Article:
According to the Measures for the Administration of the Takeover of Listed Companies:

  • if the equity owned by the investor and persons acting with the investor (collectively, the investor) in the listed company amounts to 5% of the issued shares, the investor must prepare a report on a change in equity within three days of the event and submit a written report to the CSRC and the stock exchange, notify the listed company and make an announcement;
  • for every increase or decrease of 5% in the proportion of the shares the investor holds of the listed company, the investor shall also perform the same reporting and announcement obligations as above;
  • if the equity owned by the investor in the listed company amounts to or exceeds 5% of the issued shares but is less than 20%, the investor must prepare a simplified report on changes in equity;
  • if the equity owned by the investor in the listed company amounts to or exceeds 20% of the issued shares but is less than 30%, the investor must prepare a detailed report on changes in equity;
  • if the shares held by an acquirer in a listed company amount to over 30% of the issued shares through securities transactions on the stock exchange or agreement acquisition and the acquirer continues to increase its shareholding, the acquirer shall propose a tender offer, either a general offer or a partial offer.

A listed company can prevent malicious acquisitions by modifying the company's articles of association, to, for instance, lower the threshold for disclosure, changing the terms of directors, and increasing the proportion of voting shares. Some listed companies, such as World Union and Yahua Shares, have stipulated in their articles of association, respectively, reducing the 5% shareholding ratio attached to reporting obligations to 3%, and stopping trading within the relevant period, to prevent malicious acquisitions.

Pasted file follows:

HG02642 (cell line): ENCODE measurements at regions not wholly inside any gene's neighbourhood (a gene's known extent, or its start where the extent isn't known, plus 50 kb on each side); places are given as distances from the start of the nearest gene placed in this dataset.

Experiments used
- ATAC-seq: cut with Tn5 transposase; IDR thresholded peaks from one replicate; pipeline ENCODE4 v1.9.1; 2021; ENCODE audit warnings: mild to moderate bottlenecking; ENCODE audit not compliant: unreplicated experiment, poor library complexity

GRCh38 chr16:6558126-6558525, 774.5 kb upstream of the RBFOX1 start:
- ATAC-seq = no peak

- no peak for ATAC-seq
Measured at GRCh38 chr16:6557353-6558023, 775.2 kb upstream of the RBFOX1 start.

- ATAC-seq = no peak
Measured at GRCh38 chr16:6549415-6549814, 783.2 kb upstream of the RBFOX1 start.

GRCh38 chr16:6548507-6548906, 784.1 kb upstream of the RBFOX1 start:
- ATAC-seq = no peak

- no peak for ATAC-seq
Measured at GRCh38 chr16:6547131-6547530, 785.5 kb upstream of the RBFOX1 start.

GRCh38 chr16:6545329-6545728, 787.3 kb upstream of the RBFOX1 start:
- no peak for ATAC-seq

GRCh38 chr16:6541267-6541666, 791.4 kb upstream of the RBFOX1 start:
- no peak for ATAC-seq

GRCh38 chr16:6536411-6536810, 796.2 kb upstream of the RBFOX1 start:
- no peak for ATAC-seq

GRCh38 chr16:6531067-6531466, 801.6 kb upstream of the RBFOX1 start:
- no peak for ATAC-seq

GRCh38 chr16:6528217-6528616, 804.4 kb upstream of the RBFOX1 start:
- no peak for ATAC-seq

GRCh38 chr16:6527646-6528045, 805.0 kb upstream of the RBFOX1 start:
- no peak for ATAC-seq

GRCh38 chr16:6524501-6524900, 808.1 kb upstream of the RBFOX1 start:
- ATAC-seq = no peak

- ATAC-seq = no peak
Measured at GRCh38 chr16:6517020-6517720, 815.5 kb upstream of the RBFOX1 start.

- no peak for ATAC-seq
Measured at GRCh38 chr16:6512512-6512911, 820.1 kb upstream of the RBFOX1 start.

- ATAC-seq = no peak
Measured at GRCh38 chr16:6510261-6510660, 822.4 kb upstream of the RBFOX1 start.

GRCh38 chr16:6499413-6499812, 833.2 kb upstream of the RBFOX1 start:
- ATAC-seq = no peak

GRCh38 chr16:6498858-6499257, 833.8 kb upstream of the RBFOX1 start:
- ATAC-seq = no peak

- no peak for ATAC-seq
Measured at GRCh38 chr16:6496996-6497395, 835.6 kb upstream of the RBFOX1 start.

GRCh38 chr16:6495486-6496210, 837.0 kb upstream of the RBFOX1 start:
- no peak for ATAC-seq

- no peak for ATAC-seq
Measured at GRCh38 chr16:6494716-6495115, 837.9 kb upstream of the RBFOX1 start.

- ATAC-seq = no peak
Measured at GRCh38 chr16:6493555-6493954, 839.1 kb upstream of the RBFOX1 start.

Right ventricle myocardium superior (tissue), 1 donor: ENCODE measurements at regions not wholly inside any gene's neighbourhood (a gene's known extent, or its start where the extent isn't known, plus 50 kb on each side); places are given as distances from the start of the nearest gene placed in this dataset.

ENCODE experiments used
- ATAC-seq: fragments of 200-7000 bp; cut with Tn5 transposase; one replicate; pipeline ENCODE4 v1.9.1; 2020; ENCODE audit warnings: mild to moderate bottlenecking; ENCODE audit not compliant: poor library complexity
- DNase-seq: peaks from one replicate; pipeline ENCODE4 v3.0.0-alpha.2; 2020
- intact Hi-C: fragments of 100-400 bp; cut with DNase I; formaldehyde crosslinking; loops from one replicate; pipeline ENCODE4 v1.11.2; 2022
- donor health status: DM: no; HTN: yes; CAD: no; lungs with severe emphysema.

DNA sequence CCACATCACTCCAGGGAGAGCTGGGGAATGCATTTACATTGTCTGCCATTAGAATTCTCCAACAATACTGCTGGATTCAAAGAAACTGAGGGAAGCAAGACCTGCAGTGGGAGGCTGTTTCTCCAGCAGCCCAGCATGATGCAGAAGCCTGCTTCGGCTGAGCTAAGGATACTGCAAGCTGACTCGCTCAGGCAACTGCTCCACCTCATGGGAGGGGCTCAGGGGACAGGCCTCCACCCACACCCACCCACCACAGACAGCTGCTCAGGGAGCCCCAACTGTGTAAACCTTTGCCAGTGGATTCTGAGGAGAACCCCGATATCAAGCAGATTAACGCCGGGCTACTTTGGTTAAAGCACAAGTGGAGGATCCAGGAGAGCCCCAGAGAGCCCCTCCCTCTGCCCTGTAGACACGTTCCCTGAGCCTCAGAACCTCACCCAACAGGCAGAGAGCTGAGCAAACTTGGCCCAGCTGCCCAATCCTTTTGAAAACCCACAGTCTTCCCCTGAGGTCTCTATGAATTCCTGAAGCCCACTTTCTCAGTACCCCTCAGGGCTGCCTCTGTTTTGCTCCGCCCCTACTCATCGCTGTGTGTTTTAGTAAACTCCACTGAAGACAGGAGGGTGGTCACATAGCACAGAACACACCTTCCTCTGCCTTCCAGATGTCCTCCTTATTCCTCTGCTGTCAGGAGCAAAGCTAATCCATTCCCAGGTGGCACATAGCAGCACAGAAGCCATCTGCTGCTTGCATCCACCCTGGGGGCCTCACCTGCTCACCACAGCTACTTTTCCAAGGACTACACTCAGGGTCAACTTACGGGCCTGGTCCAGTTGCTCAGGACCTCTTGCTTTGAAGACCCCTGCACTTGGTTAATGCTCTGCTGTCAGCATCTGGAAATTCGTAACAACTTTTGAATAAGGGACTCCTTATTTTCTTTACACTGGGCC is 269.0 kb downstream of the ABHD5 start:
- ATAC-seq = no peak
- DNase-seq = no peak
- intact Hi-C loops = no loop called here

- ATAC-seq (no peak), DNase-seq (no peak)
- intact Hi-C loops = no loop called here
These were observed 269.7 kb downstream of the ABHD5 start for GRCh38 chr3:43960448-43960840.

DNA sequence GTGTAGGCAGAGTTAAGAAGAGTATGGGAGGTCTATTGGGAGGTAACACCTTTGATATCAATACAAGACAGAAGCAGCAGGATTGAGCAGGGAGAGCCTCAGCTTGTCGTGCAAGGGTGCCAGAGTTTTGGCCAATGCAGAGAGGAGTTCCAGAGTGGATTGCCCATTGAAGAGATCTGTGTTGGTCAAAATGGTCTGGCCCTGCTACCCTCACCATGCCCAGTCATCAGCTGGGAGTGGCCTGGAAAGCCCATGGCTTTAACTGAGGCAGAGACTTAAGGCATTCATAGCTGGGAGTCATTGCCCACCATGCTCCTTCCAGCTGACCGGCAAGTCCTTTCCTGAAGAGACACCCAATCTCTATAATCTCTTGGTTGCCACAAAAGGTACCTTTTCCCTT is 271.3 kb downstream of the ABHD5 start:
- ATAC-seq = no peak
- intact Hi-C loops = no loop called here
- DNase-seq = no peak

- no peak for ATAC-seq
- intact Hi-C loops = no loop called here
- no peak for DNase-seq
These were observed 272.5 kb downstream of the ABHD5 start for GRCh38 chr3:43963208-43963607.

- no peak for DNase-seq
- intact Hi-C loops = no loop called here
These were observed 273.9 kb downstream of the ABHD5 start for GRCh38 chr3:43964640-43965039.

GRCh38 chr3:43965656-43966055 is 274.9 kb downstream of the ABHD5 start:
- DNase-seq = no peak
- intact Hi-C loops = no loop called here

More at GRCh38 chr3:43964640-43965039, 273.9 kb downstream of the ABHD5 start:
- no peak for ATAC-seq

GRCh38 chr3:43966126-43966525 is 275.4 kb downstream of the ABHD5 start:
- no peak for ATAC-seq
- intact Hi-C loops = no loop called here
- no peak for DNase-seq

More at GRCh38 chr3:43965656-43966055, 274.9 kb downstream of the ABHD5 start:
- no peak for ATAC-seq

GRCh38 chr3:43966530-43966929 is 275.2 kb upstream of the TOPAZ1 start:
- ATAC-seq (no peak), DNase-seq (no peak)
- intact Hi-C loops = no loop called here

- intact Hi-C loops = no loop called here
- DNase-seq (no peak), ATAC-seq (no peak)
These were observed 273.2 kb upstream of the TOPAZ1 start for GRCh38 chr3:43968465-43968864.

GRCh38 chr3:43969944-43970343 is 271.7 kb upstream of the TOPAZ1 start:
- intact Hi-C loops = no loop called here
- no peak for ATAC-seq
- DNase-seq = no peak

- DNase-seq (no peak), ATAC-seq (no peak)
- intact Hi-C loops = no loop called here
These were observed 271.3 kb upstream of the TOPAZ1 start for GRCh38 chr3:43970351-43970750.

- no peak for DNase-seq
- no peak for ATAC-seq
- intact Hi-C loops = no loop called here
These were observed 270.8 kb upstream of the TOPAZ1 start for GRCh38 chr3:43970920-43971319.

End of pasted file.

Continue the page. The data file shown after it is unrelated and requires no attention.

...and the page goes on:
Modification of companies' articles of association has increased in recent years. Although they have not violated the articles of the law, this has attracted the attentions of the exchanges. After announcing amendments to their articles of association, listed companies may receive an amendment Letter of Concern from the relevant exchange.

Derivatives were recently introduced to the Chinese stock market and only very limited types of derivatives, for a limited number of listed companies, are traded. Even though derivative dealings are allowed in M&A transactions with respect to listed companies in China, dealing in derivatives as a means of pursuing M&A or as a risk control mechanism is only tentatively used in a small number of transactions.